10/12/2020 - 16:02

Gas projects on horizon next year

10/12/2020 - 16:02

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LNG & Domgas: $US11 billion projects set for 2021 approval; AEMO says domgas sufficient until 2026; Kirkup sticks with onshore export ban.

LNG export operations reserve 15 per cent of production for domestic use.

Three local LNG projects valued at $US11 billion are poised for a final investment decision in 2021, according to analysts Wood Mackenzie.

Those comprise Mitsui & Co’s Waitsia and Woodside Petroleum’s Scarborough in Western Australia; and Santos’ Barossa in the Northern Territory.

Mitsui has been granted special approval to sell onshore gas for export from Waitsia through a deal with the North West Shelf Venture.

Wood Mackenzie expected that project would be first of the three, with production to start in 2023.

Santos would make a decision on Barossa, which will backfill Darwin LNG, by June next year.

The biggest project on the list is Scarborough, which Wood Mackenzie expected would be processed through a new train at the Pluto LNG facility, despite some market speculation to the contrary.

The alternative would be production through North West Shelf Venture's Karratha trains, which Woodside said would not have the right technical specifications.

Wood Mackenzie also offered a tepid view on the potential for merger and acquistion action, with the highest profile possibility a Woodside purchase of Chevron's NWSV share.

“While corporate (investment) spending could see an uptick, signs are less clear in the merger and acquisition market,” the analysts said. 

Wood Mackenzie expects at least one significant LNG or infrastructure asset to change hands. 

“However, many assets will remain on the market as the bid-ask spread cannot be closed and buyers struggle to move past the abandonment liabilities and complicated joint ventures.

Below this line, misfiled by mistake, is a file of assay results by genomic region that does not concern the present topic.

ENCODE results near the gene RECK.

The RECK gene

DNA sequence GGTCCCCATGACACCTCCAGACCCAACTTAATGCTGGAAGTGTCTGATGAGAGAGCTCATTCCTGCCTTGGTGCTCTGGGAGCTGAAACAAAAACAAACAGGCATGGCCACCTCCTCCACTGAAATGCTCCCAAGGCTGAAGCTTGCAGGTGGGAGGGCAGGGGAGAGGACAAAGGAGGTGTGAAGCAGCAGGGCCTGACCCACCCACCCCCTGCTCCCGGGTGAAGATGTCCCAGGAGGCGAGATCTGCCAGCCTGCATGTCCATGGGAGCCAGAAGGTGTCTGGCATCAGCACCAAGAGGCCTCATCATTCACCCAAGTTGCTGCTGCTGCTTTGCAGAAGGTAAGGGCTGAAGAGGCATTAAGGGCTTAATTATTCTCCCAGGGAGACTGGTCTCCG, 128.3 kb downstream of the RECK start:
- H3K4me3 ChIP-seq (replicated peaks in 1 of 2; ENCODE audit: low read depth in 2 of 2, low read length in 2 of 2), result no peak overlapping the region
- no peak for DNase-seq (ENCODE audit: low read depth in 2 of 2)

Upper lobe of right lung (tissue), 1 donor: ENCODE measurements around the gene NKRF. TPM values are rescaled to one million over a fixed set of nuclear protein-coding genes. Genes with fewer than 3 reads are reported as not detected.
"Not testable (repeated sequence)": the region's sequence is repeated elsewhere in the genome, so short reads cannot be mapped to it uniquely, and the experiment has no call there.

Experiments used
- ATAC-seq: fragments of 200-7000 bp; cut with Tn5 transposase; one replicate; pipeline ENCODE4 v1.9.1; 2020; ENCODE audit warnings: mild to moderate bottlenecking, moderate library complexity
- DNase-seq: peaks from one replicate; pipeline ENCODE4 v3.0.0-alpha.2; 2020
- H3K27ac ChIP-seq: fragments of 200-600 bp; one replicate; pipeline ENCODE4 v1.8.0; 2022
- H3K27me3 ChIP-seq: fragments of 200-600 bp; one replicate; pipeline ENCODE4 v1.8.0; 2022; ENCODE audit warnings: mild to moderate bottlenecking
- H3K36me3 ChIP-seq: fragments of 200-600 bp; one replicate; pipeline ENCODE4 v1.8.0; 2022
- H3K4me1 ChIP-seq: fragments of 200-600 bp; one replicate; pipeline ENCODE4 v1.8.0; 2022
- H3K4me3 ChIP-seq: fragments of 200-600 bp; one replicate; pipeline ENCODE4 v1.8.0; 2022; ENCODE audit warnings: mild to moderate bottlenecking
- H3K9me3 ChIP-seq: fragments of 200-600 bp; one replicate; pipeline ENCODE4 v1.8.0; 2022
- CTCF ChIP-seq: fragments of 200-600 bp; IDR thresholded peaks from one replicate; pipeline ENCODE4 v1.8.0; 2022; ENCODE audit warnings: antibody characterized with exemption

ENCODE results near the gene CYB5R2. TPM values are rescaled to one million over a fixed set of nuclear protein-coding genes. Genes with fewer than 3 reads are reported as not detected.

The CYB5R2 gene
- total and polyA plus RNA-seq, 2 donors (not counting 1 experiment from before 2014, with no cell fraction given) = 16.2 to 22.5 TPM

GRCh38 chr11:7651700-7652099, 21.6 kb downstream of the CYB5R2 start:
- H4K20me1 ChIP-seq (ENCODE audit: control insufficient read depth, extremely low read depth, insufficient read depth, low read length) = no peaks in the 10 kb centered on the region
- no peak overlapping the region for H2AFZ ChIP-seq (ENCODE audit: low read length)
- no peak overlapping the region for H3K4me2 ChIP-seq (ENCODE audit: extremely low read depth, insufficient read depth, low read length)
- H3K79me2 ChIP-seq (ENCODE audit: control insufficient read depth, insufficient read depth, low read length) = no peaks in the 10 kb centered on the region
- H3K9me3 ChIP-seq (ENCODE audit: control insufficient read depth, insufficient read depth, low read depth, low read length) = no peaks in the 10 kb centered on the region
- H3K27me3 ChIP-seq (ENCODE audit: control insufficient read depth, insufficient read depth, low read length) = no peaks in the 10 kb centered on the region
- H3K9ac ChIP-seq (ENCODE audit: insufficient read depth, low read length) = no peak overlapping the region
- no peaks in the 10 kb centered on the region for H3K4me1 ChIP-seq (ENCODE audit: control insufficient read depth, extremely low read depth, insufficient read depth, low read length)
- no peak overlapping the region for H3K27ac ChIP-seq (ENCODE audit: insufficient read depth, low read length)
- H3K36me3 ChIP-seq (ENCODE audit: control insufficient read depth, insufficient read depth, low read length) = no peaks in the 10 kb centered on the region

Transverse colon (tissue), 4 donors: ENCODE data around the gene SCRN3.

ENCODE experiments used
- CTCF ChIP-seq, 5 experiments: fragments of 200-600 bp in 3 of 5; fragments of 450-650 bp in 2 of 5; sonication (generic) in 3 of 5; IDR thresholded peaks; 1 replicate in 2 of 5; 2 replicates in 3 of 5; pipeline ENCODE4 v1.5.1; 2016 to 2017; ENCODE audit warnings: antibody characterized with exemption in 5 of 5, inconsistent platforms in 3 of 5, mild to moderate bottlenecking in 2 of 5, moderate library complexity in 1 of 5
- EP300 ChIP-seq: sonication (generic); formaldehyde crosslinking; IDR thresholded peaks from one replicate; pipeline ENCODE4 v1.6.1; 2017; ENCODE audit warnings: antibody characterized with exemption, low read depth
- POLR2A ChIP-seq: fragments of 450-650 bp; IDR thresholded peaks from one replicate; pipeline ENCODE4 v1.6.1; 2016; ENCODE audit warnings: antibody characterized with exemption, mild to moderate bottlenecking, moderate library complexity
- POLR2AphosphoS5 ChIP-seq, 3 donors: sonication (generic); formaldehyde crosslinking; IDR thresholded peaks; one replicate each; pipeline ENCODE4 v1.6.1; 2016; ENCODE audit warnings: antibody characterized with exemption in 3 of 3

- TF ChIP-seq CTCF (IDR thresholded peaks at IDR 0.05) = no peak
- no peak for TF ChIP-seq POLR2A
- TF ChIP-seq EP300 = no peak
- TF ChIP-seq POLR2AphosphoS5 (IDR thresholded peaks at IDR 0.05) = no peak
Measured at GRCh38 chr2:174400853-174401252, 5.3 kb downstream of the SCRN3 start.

“Key drivers for selling include deleveraging balance sheets, rationalising portfolios and preparing for the energy transition.”

Domestic gas

Speaking at a 500 Club breakfast this week, opposition leader Zak Kirkup said he intended to stick with the state government’s recent ban on onshore gas exports.

Mr Kirkup said it was important to keep consistency to ensure investment certainty.

The state government announced the policy in August, intending to keep onshore gas for development of domestic industry.

LNG export operations had previously reserved 15 per cent of their gas for domestic use, a rule which will continue to apply for offshore-based projects.

But those sourcing gas onshore would need to supply only to WA under the new rules.

Menawhile, the Australian Energy Market Operator forecast the domestic gas market would be sufficiently supplied until 2026, with a potential shortfall after 2028.

But there were options to cover that shortage, AEMO said.

The market operator said it now expected Scarborough’s domgas supply would enter the market in 2027, three years later than previously projected.

Browse was not expected to produce gas for domestic markets before at least 2030.

Strike Energy’s West Erregulla would now produce 80 terajoules a day from 2022, roughly 7 per cent of local demand.

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